Claire Heckel, Carole Fritz
The application of digital technologies and quantitative methods to the study of prehistoric art is producing exciting new results in a wide range of areas. Three-dimensional modeling and imaging of painted/engraved caves provide enhanced opportunities for scientific study and new platforms for sharing protected sites with the public. Digital displays of archaeological sites and museum exhibits allow for broader public engagement with prehistoric art. Detailed renderings of decorative motifs on many materials (cave walls, stone, bone, antler, and ivory) are providing insights into the gestures and techniques used to create works of prehistoric art. Increasingly sensitive dating techniques are refining the chronology of prehistoric art. Quantitative studies of the morphology of early symbolic and ornamental systems are shedding light on the aesthetic values and social organization of production among prehistoric groups. Non-destructive chemical analysis of raw materials is revealing patterns of movement and exchange in prehistoric networks. In the wake of these diverse and exciting developments, collective reflection on the benefits and challenges of new methods is essential.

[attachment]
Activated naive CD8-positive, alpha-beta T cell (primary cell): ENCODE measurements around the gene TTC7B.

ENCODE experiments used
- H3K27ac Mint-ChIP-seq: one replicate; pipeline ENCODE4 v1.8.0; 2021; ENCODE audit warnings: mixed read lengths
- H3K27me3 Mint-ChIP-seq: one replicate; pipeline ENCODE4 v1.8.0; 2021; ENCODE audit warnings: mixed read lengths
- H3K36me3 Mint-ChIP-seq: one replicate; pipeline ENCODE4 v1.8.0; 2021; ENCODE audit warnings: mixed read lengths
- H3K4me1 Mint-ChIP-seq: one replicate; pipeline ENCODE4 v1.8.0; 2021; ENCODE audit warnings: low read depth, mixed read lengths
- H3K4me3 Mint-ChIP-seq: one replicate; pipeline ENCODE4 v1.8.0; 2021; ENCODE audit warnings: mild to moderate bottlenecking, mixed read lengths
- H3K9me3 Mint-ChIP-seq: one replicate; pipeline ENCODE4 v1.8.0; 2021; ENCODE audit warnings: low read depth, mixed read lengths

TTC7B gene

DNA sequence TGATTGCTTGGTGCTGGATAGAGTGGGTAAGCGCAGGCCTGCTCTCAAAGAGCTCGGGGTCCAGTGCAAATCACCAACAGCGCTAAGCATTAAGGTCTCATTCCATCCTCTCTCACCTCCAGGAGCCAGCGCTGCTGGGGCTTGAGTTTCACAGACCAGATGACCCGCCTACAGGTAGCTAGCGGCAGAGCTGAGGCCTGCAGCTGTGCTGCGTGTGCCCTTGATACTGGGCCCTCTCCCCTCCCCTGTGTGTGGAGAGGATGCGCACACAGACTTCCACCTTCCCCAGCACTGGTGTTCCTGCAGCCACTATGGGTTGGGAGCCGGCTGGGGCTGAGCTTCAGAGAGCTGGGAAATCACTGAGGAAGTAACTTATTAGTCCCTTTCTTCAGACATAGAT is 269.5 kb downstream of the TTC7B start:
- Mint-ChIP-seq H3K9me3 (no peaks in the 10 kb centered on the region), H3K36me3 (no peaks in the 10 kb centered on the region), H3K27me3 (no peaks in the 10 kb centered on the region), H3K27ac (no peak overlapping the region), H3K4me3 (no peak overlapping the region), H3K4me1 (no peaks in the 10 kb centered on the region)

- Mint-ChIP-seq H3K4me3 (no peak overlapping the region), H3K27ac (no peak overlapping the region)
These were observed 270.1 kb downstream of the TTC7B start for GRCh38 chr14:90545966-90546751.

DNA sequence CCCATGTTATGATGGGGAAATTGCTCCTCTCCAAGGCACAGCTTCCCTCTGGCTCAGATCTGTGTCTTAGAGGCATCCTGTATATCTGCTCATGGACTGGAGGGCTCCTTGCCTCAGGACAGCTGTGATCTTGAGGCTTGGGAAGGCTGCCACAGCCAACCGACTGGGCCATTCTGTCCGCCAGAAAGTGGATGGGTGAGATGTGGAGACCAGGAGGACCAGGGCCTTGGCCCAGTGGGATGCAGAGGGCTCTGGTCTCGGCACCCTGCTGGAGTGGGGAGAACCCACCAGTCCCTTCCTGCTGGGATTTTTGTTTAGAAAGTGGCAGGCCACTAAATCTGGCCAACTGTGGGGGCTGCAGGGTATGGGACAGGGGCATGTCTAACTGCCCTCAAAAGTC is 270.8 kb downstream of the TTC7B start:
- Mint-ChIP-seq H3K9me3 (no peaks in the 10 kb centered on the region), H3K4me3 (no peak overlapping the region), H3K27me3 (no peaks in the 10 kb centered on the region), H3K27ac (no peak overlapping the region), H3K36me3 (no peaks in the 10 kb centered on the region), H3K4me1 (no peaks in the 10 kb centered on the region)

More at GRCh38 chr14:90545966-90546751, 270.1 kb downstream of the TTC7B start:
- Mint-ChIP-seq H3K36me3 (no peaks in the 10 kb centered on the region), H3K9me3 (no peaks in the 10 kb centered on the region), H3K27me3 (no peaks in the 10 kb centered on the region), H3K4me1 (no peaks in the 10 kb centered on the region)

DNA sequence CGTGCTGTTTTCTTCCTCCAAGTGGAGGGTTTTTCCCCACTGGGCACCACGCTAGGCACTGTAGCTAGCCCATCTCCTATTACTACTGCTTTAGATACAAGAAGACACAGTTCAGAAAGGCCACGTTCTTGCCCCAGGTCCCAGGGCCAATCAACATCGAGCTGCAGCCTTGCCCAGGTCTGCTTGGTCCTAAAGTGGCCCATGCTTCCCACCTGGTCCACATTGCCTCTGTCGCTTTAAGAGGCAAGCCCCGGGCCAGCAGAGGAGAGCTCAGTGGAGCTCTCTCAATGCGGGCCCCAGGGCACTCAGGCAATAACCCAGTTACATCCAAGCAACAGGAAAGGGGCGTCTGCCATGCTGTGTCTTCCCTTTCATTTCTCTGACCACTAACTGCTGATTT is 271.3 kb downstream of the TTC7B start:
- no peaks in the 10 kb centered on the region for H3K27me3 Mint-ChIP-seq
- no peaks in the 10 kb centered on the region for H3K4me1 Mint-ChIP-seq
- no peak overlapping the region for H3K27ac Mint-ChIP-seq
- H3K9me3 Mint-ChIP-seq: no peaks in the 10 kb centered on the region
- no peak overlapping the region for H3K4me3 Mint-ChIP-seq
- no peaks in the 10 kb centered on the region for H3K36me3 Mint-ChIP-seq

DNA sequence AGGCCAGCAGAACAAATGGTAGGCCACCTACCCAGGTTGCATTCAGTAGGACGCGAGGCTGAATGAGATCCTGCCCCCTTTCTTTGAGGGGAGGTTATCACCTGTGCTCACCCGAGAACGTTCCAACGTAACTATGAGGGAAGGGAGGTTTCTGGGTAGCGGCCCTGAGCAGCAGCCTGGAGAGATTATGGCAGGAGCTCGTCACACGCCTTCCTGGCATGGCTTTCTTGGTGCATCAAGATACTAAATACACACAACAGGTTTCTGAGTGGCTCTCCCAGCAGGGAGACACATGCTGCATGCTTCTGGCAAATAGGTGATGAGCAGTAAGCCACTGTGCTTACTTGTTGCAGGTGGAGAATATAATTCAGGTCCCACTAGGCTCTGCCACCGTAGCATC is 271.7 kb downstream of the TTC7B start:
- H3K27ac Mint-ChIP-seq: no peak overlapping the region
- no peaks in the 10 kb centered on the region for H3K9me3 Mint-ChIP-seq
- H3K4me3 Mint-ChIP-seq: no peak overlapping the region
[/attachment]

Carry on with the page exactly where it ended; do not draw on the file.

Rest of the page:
Numerous publications in the last decade have introduced a wide range of exciting methodological developments. The goal of this round table session is to engage specialists in computer-based and quantitative methods in a discussion of the benefits, limitations, challenges, and ethical implications of their methods of study. Chronological and geographic area are open, limited only to the pre- and protohistoric. Participation will be limited in order to provide ample discussion time. Participants will be asked to submit in advance a publication or a manuscript in development for discussion at the round table. In the session, participants will present their methods of analysis in detail, will have the opportunity to pose and respond to questions about these methods, and will engage in broader discussions about established and emerging computer-based and quantitative techniques. In closing, participants will be asked to reflect upon the implications of these methods in terms of public engagement, interpretive challenges, and the management, presentation, and preservation of data.